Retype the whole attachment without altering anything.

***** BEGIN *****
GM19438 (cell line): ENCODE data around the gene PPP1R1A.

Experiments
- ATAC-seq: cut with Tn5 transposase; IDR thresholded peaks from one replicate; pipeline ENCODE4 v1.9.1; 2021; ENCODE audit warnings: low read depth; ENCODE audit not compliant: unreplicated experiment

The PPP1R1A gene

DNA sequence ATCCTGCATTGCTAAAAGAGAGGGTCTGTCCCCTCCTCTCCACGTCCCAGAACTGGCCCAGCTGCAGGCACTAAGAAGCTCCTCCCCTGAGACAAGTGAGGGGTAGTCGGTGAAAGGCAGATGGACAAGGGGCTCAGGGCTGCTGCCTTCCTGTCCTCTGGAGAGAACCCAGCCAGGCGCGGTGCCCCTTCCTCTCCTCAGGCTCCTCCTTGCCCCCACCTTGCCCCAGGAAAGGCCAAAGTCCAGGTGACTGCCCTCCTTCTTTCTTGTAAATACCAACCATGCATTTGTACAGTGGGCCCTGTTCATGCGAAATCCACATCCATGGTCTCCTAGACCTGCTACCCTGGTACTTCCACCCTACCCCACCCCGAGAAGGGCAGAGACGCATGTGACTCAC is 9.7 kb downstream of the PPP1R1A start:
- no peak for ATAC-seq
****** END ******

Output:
GM19438 (cell line): ENCODE data around the gene PPP1R1A.

Experiments
- ATAC-seq: cut with Tn5 transposase; IDR thresholded peaks from one replicate; pipeline ENCODE4 v1.9.1; 2021; ENCODE audit warnings: low read depth; ENCODE audit not compliant: unreplicated experiment

The PPP1R1A gene

DNA sequence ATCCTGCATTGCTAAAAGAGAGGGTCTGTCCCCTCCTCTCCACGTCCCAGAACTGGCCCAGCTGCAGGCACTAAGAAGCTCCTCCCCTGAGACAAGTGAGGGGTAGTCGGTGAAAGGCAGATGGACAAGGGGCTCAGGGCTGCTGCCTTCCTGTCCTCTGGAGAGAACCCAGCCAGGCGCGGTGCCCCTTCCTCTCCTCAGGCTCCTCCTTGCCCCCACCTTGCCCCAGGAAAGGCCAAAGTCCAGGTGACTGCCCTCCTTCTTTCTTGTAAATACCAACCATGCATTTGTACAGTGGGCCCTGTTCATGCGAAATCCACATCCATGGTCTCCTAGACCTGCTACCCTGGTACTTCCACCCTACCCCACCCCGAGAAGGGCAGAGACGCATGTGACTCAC is 9.7 kb downstream of the PPP1R1A start:
- no peak for ATAC-seq